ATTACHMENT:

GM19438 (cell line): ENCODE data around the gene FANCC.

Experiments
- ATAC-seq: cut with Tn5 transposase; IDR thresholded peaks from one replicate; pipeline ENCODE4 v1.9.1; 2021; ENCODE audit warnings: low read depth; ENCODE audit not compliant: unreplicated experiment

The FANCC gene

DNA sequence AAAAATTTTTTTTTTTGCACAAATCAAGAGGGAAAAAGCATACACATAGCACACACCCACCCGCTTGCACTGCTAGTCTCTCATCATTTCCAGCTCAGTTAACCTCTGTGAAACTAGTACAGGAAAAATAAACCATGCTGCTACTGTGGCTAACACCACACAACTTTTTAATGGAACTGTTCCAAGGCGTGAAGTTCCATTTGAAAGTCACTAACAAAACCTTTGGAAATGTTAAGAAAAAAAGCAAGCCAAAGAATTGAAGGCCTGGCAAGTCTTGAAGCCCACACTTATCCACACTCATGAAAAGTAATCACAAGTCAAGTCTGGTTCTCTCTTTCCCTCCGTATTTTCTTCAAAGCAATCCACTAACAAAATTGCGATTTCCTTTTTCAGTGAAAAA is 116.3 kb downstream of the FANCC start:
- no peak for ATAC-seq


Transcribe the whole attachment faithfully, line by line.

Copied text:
GM19438 (cell line): ENCODE data around the gene FANCC.

Experiments
- ATAC-seq: cut with Tn5 transposase; IDR thresholded peaks from one replicate; pipeline ENCODE4 v1.9.1; 2021; ENCODE audit warnings: low read depth; ENCODE audit not compliant: unreplicated experiment

The FANCC gene

DNA sequence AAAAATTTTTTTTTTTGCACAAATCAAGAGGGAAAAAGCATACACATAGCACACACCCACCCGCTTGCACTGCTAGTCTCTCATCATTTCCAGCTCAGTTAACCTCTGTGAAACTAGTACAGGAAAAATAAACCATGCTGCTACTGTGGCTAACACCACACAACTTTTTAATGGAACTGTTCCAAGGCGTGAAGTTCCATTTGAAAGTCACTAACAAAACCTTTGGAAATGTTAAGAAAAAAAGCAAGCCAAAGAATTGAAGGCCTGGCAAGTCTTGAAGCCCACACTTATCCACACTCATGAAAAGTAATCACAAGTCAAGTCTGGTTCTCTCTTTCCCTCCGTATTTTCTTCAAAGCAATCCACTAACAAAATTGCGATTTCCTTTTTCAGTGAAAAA is 116.3 kb downstream of the FANCC start:
- no peak for ATAC-seq